Louise Blanchard Bethune (July 21, 1856 - December 18, 1913) was the first woman known to have worked as a professional architect in the United States. Born Jennie Louise Blanchard in Waterloo, New York, she had two educated parents (her father was a school principal; her mother a teacher) and as was common at the time, was herself educated at home. Her parents eventually moved…Read more
Showing entries tagged: 'National Women's History Month'
Numerous paintings by Georgia O'Keeffe hang at the Milwaukee Art Museum which is not surprising as they are to be found in museums all around the world. Wisconsin, though, is her birthplace. Georgia O'Keeffe was born on a wheat farm just outside of Sun Prairie. She attended Town Hall School in Sun Prairie and by the age of ten was declaiming herself to be an…Read more
American fashion designer Ruth Harkness (1900-1947) stunned the world when she brought a live baby panda to the United States in 1936. Harkness, considered a party girl, accomplished something other experienced explorers and hunters tried and failed to do for almost one hundred years. Born in 1900 and raised in Philadelphia by a family that struggled to make ends meet, Ruth tried a variety of…Read more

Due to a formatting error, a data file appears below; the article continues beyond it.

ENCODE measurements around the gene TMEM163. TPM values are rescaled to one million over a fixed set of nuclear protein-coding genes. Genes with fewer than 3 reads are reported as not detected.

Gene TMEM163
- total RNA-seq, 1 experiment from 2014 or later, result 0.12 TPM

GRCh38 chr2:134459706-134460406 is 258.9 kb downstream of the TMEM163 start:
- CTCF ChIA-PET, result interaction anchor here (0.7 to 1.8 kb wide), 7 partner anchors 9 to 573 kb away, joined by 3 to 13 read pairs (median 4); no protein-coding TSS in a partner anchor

Eva Hesse (January 11th, 1936 to May 29th, 1970) was a German-born American sculptor who is recognized for her pioneering work with non-traditional materials including latex, fiberglass, and plastics. Born a Jew in Nazi Germany, Hesse's family fled to the United States where Eva studied art at the School of Industrial Art, the Pratt Institute, Cooper Union, and lastly, the Yale School of Art…Read more
Dorothy "Dot" Parker was the quintessential 1920's flapper. She was also a brilliant writer, civil rights advocate and social critic. She was a founding member of the famous Algonquin Round Table at the Algonquin Hotel in New York City that included other contemporary celebrities such as Edna Ferber, Robert Benchley and Harpo Marx. Parker was the drama critic for Vanity Fair and…Read more